Collective Efficacy—Chicago Neighborhood Study
Sampson‚ Raudenbush & Earls‚ 1997
1. If a group of neighborhood children were skipping school and hanging out on a street corner‚ how likely is it that your neighbors would do something about it?
2. If some children were spray-painting graffiti on a local building‚ how likely is it that your neighbors would do something about it?
3. If there was a fight in front of your house and someone was being beaten or threatened‚ how likely is it that your neighbors would break it up?
4. If a child was showing disrespect to an adult‚ how likely is it that people in your neighborhood would scold that child?
5. Suppose that because of budget cuts the fire station closest to your home was going to be closed down by the city. How likely is it that neighborhood residents would organize to try to do something to keep the fire station open?
6. People around here are willing to help their neighbors.
7. This is a close-knit neighborhood.
8. People in this neighborhood can be trusted.
9. People in this neighborhood generally don’t get along with each other.
10. People in this neighborhood do not share the same values
- informal socialcontrol
- social cohesion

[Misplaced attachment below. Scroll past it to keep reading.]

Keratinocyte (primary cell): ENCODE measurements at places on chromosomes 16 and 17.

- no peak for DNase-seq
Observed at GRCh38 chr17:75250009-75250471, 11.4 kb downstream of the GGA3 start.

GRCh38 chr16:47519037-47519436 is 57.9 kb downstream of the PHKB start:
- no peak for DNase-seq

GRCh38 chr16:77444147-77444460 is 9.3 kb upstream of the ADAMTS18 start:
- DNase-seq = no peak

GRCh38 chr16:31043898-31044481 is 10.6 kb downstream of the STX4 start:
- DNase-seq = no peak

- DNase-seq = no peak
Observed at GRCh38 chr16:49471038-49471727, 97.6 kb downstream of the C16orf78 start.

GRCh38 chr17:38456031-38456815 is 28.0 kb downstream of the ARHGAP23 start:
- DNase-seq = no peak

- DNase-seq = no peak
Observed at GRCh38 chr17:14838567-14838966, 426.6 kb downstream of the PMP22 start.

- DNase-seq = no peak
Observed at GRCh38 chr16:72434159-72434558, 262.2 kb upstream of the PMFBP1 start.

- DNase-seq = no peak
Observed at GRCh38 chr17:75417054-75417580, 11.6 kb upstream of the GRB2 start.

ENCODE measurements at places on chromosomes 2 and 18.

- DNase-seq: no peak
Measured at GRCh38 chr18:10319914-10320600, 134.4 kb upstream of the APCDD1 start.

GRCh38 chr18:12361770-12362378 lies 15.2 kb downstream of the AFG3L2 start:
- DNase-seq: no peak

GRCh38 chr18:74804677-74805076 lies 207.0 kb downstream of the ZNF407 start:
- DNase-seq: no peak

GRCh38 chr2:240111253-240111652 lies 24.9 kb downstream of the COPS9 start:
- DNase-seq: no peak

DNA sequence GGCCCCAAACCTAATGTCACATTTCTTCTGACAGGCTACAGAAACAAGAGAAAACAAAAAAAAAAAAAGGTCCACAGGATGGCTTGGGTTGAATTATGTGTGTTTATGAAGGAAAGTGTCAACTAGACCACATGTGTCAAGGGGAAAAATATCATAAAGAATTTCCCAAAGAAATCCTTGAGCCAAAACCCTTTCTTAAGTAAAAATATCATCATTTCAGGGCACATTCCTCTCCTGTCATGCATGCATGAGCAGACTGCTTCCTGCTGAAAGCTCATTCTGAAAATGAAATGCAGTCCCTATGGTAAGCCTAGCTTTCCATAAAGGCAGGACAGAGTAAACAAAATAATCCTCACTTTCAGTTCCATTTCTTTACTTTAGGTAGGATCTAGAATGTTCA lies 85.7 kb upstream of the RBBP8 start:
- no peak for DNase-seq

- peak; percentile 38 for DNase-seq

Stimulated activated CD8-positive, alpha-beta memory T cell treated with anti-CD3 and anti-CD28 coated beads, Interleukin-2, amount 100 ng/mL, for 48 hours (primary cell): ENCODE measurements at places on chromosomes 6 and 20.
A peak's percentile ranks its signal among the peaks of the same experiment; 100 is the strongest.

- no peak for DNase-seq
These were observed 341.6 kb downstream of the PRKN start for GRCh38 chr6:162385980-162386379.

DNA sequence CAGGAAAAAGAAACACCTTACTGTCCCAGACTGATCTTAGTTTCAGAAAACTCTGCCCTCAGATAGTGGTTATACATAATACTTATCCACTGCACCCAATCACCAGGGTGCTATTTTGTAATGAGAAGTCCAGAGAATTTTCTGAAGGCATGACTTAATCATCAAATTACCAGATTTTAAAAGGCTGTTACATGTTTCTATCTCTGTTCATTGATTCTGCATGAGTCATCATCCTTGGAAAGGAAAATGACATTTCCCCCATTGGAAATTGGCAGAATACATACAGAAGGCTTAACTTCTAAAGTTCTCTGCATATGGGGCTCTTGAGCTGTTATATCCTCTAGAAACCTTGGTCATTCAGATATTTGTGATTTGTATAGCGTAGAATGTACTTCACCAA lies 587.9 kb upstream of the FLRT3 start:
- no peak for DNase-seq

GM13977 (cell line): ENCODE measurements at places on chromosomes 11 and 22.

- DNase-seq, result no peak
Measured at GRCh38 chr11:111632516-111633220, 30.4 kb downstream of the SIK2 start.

This instrument can be found on pages 324-325 of Measuring Violence-Related Attitudes‚ Behaviors‚ and Influences Among Youths: A Compendium of Assessment Tools‚ available online at: http://www.cdc.gov/violenceprevention/pdf/YV_Compendium.pdf
Point values are assigned as follows:
Very likely = 5
Likely = 4
Neither likely nor unlikely = 3
Unlikely = 2
Very unlikely = 1
Strongly agree = 5
Agree = 4
Neither agree = 3
Disagree = 2
Strongly disagree = 1
Items 9 and 10 are reverse coded. Point values for all responses are summed. Intended range is 10-50‚ with higher scores indicating higher levels of perceived collective efficacy in a neighborhood.
Sampson RJ‚ Raudenbush SW‚ Earls F. Neighborhoods and violent crime: a multilevel study of collective efficacy. Science 1997;277:918-924.